True innovators are a rare breed. There aren’t many albums around that don’t remind you of something that’s gone before.
To be innovational (it’s a real word, I checked!) in a musical genre that’s been around for a while is even more impressive, and yet that’s exactly what De La Soul did with their 1989 debut ‘3 feet high and rising’.
The concept of sampling had been around since ‘The rapper’s delight’ and to an even greater extent ‘The adventures of Grandmaster Flash on the wheels of steel’, but De La Soul jerked it out of a rut with an album that with the brief introduction of ‘The daisy age’ sails perilously close to a ‘concept’.
In fact some considered ‘3 feet high and rising’ to be Hip Hop’s ‘Dark side of the moon’, in reality it’s much more fun, and has proven to be much more influential than Pink Floyd’s classic.
Mixing skits, fake quiz shows and using unlikely samples (Billy Joel, Steely Dan, Eric Burdon and War, Otis Redding, or Hall and Oates for example) to devastating effect on tracks like ‘Eye know’, ‘Me, Myself and I’ and ‘Plug tunin’’ this album has now justifiably achieved near-mythical status.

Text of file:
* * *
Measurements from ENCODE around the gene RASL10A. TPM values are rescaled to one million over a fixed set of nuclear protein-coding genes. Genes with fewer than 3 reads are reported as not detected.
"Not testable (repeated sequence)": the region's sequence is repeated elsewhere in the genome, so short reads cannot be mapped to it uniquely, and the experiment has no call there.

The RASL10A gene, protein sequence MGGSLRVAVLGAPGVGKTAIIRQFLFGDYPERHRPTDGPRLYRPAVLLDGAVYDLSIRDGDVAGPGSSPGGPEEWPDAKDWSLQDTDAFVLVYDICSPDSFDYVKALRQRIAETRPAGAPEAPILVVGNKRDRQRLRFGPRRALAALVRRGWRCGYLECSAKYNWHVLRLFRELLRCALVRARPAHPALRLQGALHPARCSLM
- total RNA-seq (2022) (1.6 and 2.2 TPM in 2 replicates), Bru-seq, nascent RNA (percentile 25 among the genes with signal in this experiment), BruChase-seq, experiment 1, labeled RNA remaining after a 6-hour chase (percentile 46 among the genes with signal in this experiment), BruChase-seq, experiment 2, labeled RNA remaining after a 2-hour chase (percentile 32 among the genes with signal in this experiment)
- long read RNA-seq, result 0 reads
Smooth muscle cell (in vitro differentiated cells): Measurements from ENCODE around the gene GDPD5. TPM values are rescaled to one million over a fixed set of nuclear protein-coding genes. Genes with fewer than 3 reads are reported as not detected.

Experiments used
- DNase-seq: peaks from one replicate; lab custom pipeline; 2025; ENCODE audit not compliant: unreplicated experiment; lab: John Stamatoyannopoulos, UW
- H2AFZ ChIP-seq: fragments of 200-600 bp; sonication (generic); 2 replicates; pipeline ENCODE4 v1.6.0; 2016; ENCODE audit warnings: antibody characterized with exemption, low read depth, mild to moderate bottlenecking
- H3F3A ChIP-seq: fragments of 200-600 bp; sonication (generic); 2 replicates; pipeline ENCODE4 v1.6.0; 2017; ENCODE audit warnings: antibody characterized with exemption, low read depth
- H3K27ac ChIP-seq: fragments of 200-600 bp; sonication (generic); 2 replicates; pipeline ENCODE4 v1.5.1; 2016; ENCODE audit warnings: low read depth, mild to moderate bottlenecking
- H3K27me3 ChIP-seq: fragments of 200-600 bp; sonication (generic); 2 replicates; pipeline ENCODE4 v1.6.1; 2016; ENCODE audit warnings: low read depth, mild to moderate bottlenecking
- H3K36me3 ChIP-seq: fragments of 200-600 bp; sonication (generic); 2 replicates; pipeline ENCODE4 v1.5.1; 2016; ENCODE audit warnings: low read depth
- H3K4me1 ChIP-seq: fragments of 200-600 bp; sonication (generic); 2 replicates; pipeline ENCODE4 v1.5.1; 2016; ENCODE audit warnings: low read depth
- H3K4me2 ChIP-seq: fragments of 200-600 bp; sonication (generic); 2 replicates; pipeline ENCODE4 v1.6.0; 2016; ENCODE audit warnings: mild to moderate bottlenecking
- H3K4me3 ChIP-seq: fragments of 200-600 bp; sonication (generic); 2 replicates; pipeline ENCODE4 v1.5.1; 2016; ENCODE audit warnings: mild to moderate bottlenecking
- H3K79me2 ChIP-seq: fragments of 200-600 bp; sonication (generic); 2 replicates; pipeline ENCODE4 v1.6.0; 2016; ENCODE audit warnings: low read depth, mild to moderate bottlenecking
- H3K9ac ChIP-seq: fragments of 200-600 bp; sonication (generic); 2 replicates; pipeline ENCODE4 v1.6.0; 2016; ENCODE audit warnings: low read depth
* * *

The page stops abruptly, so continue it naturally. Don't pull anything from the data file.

Unbelievably they came reasonably close to this standard again with their next two albums, the darker ‘De La Soul is dead’ and the jazzier ‘Buhloone mindstate’. The former I own on cassette, the latter an ex public library copy on CD.
This is definitely the only Hip Hop album I own that has inspired me to listen to Billy Joel’s ‘52nd Street’ again – I’m just off to look for it now!
Oh, and by the way, ‘How many times did the Batmobile catch a flat?’
Label – Tommy Boy
Year - 1989